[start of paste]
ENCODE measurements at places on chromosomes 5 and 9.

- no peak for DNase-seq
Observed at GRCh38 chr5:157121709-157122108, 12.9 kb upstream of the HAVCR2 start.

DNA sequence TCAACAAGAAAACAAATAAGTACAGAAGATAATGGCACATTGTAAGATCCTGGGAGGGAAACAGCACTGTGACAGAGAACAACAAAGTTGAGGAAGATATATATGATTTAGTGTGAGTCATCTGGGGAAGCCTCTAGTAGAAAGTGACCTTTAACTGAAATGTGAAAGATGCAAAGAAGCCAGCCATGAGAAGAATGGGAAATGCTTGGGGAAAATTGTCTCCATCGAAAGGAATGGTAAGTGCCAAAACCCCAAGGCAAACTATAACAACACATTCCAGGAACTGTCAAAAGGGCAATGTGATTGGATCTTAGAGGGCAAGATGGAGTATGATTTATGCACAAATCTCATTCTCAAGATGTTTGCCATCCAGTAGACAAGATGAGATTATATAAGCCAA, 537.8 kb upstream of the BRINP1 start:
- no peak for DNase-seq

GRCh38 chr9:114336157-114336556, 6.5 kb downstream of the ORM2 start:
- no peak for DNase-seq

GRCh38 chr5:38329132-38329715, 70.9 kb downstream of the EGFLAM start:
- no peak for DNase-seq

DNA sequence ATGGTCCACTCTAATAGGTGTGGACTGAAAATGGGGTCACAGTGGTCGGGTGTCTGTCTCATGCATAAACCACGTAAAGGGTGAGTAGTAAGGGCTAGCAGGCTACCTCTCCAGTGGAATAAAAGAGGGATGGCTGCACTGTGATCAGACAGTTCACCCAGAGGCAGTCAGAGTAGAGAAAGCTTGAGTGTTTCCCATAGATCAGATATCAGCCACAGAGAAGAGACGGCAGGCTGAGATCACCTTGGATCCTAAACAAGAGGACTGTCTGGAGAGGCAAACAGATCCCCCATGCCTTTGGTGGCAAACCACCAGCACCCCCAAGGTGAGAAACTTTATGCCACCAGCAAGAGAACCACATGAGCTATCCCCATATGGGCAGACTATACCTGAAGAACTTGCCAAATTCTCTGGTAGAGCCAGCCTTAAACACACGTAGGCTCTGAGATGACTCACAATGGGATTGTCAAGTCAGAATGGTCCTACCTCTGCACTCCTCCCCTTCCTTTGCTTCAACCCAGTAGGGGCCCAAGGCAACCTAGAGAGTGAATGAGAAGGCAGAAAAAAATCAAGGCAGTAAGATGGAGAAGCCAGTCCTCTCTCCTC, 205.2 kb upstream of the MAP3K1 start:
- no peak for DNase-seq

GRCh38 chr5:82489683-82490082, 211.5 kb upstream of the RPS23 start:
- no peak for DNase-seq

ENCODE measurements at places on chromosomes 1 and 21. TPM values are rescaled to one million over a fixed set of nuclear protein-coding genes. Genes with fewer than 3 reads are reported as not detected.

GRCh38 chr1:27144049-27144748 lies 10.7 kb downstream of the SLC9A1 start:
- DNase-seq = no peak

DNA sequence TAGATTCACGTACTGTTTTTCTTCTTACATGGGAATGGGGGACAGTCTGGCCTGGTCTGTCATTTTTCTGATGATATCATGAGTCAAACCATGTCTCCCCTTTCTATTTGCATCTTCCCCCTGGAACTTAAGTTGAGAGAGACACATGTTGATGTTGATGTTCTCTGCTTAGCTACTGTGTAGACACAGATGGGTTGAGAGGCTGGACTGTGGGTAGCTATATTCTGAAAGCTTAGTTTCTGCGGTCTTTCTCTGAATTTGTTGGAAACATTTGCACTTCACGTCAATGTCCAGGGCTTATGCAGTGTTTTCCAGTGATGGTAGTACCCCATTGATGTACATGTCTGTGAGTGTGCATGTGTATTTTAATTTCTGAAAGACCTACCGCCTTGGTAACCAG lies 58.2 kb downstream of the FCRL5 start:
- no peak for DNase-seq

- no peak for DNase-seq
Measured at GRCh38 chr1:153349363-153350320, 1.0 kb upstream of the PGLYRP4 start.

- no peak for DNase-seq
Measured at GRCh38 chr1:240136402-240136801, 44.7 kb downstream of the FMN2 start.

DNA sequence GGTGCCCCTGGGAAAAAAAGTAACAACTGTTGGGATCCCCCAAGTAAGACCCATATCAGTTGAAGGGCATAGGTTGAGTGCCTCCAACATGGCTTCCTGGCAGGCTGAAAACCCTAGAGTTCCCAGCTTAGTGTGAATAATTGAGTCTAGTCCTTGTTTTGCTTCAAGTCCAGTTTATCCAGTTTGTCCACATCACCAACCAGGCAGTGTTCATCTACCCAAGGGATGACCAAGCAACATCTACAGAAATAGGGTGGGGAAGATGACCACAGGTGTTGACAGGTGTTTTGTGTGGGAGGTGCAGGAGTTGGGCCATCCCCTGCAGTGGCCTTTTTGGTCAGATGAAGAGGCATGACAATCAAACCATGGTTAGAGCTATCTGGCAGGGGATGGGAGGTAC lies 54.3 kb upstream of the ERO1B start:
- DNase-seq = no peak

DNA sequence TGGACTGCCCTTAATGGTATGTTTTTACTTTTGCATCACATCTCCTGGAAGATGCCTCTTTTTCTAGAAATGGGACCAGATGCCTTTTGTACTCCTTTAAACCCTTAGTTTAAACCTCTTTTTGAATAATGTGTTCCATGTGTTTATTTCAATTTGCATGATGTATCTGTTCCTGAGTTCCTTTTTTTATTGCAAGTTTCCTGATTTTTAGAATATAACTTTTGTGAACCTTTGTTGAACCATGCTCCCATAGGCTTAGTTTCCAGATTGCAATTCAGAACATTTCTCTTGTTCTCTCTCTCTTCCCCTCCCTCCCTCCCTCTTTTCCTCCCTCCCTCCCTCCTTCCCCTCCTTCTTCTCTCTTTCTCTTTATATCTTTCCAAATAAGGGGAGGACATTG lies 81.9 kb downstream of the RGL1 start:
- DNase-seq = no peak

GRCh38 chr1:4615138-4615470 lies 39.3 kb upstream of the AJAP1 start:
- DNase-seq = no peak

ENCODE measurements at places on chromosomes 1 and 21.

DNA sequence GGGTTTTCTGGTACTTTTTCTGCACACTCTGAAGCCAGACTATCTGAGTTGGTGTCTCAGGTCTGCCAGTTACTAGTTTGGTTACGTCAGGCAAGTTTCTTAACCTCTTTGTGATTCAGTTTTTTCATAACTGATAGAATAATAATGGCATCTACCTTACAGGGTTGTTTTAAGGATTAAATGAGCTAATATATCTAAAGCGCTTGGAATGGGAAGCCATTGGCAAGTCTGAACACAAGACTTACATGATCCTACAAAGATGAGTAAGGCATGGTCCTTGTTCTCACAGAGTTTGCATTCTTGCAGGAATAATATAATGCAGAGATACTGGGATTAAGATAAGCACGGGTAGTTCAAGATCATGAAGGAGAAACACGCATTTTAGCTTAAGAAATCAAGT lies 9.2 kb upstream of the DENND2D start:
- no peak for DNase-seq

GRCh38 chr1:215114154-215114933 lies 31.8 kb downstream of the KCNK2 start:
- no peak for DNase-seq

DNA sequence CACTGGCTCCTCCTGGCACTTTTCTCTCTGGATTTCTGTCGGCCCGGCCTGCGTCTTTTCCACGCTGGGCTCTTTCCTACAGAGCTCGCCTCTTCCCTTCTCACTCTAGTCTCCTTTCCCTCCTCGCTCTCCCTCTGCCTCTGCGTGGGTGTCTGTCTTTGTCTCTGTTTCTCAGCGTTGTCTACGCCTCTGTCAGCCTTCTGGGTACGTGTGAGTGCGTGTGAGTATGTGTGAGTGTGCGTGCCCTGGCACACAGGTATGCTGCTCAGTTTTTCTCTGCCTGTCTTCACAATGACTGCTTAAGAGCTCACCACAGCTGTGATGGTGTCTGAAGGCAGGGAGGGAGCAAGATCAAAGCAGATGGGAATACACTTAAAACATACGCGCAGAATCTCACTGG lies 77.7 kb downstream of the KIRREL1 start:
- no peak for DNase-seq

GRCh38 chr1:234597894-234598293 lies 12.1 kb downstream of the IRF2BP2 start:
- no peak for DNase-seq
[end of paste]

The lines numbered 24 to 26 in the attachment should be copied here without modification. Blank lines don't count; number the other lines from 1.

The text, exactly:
- DNase-seq = no peak

DNA sequence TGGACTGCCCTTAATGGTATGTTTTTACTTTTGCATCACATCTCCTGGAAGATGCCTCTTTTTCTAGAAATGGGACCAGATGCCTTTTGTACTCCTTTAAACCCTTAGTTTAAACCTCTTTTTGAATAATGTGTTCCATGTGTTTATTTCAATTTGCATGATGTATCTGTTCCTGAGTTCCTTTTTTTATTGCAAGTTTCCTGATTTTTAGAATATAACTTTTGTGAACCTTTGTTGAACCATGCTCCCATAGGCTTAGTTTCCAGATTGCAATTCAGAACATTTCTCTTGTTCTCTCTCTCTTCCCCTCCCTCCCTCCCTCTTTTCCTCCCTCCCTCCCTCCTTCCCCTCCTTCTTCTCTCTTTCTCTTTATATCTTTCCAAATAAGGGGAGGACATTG lies 81.9 kb downstream of the RGL1 start:
- DNase-seq = no peak